4. Stonehenge, England (3,100 – 2,200 BC)
    Stonehenge is a prehistoric monument located in the English county of Wiltshire, about 3.2 kilometers (2.0 mi) west of Amesbury and 13 kilometers (8.1 mi) north of Salisbury. One of the most famous sites in the world, Stonehenge is composed of earthworks surrounding a circular setting of large standing stones. It is at the centre of the most dense complex of Neolithic and Bronze Age monuments in England, including several hundred burial mounds. Archaeologists had believed that the iconic stone monument was erected around 2,500 BC, as described in the chronology below. One recent theory, however, has suggested that the first stones were not erected until 2,400-2,200 BC, whilst another suggests that bluestones may have been erected at the site as early as 3,000 BC. The surrounding circular earth bank and ditch, which constitute the earliest phase of the monument, have been dated to about 3,100 BC. The site and its surroundings were added to the UNESCO’s list of World Heritage Sites in 1986 in a co-listing with Avebury Henge monument. It is a national legally protected Scheduled Ancient Monument. Stonehenge is owned by the Crown and managed by English Heritage, while the surrounding land is owned by the National Trust. Archaeological evidence found by the Stonehenge Riverside Project in 2008 indicates that Stonehenge served as a burial ground from its earliest beginnings. The dating of cremated remains found on the site indicate burials from as early as 3,000 BC, when the initial ditch and bank were first dug. Burials continued at Stonehenge for at least another 500 years.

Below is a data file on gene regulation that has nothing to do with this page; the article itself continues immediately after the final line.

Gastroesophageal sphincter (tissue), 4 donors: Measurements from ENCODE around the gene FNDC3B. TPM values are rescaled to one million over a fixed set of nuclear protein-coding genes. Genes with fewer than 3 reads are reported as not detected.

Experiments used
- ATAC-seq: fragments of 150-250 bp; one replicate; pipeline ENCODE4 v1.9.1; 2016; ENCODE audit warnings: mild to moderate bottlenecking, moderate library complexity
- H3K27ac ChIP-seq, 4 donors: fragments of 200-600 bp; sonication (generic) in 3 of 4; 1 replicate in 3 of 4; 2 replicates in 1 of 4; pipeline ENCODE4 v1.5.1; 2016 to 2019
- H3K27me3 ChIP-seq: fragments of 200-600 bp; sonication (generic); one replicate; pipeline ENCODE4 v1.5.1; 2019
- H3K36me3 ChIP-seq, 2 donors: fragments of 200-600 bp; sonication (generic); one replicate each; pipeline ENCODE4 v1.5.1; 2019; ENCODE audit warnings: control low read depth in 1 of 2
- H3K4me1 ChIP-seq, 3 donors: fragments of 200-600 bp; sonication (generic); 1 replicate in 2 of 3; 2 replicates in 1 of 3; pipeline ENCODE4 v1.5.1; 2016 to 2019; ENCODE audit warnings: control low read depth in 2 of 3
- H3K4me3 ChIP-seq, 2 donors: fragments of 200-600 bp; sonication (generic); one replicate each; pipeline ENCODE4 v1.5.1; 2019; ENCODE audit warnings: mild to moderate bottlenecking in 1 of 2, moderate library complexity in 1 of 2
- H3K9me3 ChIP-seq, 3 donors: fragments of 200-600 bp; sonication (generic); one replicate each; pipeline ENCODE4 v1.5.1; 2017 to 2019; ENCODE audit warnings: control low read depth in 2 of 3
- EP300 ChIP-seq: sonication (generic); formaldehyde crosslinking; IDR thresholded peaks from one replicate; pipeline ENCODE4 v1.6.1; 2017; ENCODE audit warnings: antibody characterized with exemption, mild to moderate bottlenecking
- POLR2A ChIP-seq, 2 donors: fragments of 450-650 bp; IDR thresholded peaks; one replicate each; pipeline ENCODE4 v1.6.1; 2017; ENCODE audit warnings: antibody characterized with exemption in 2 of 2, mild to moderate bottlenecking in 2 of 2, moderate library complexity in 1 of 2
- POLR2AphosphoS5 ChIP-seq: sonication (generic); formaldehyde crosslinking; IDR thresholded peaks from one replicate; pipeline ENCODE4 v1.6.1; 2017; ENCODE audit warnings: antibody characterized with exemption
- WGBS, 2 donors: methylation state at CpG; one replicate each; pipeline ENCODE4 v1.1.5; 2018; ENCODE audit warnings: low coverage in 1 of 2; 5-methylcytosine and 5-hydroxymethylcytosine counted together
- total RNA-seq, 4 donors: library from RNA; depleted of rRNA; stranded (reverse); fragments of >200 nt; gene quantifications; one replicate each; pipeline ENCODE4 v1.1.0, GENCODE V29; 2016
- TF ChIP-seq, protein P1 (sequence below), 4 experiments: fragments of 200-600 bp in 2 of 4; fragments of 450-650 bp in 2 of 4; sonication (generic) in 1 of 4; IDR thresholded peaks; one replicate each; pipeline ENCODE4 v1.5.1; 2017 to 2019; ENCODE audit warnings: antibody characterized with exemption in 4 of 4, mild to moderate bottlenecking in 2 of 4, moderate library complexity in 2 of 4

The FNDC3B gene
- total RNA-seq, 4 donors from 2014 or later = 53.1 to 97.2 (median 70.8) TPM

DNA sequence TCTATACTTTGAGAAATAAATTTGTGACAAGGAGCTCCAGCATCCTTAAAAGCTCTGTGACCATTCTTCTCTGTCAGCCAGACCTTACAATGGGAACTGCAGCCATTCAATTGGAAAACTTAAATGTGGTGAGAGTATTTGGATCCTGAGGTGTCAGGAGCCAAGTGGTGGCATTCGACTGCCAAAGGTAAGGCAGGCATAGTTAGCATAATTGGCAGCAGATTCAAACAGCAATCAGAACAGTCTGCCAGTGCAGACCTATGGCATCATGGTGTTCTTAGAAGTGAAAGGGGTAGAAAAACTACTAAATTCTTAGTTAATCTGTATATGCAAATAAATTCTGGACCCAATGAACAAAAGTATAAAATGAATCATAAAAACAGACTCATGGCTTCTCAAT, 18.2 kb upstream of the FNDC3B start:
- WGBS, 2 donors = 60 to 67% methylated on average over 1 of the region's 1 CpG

Links: Top Ten English Attractions,,
  5. Göbekli Tepe, Turkey
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    Göbekli Tepe is a hilltop sanctuary erected on the highest point of an elongated mountain ridge some 15 km (9.3 mi) northeast of the town of Şanlıurfa in southeastern Turkey. The site, currently undergoing excavation by German and Turkish archaeologists, was most likely erected in the 9th millennium BC. Together with Nevalı Çori, it has revolutionized understanding of the Eurasian Neolithic. When discovered, it had been deliberately filled in and buried, for reasons unknown.
    Links: Top Ten Turkish Attractions,,
  6. Moai